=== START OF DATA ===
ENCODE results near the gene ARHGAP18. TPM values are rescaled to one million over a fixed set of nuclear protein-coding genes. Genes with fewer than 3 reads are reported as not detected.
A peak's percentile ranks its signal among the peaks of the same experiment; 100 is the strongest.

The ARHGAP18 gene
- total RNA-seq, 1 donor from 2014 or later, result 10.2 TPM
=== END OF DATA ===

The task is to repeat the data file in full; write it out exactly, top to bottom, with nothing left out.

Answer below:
ENCODE results near the gene ARHGAP18. TPM values are rescaled to one million over a fixed set of nuclear protein-coding genes. Genes with fewer than 3 reads are reported as not detected.
A peak's percentile ranks its signal among the peaks of the same experiment; 100 is the strongest.

The ARHGAP18 gene
- total RNA-seq, 1 donor from 2014 or later, result 10.2 TPM